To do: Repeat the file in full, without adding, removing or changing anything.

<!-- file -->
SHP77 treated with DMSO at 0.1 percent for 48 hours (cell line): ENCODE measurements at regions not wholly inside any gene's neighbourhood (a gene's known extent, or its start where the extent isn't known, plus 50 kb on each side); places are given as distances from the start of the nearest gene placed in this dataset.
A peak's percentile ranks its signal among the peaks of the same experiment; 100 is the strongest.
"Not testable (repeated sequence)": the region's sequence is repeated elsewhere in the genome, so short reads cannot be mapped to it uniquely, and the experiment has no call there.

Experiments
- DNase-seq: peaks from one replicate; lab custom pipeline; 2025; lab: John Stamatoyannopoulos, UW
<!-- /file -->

SHP77 treated with DMSO at 0.1 percent for 48 hours (cell line): ENCODE measurements at regions not wholly inside any gene's neighbourhood (a gene's known extent, or its start where the extent isn't known, plus 50 kb on each side); places are given as distances from the start of the nearest gene placed in this dataset.
A peak's percentile ranks its signal among the peaks of the same experiment; 100 is the strongest.
"Not testable (repeated sequence)": the region's sequence is repeated elsewhere in the genome, so short reads cannot be mapped to it uniquely, and the experiment has no call there.

Experiments
- DNase-seq: peaks from one replicate; lab custom pipeline; 2025; lab: John Stamatoyannopoulos, UW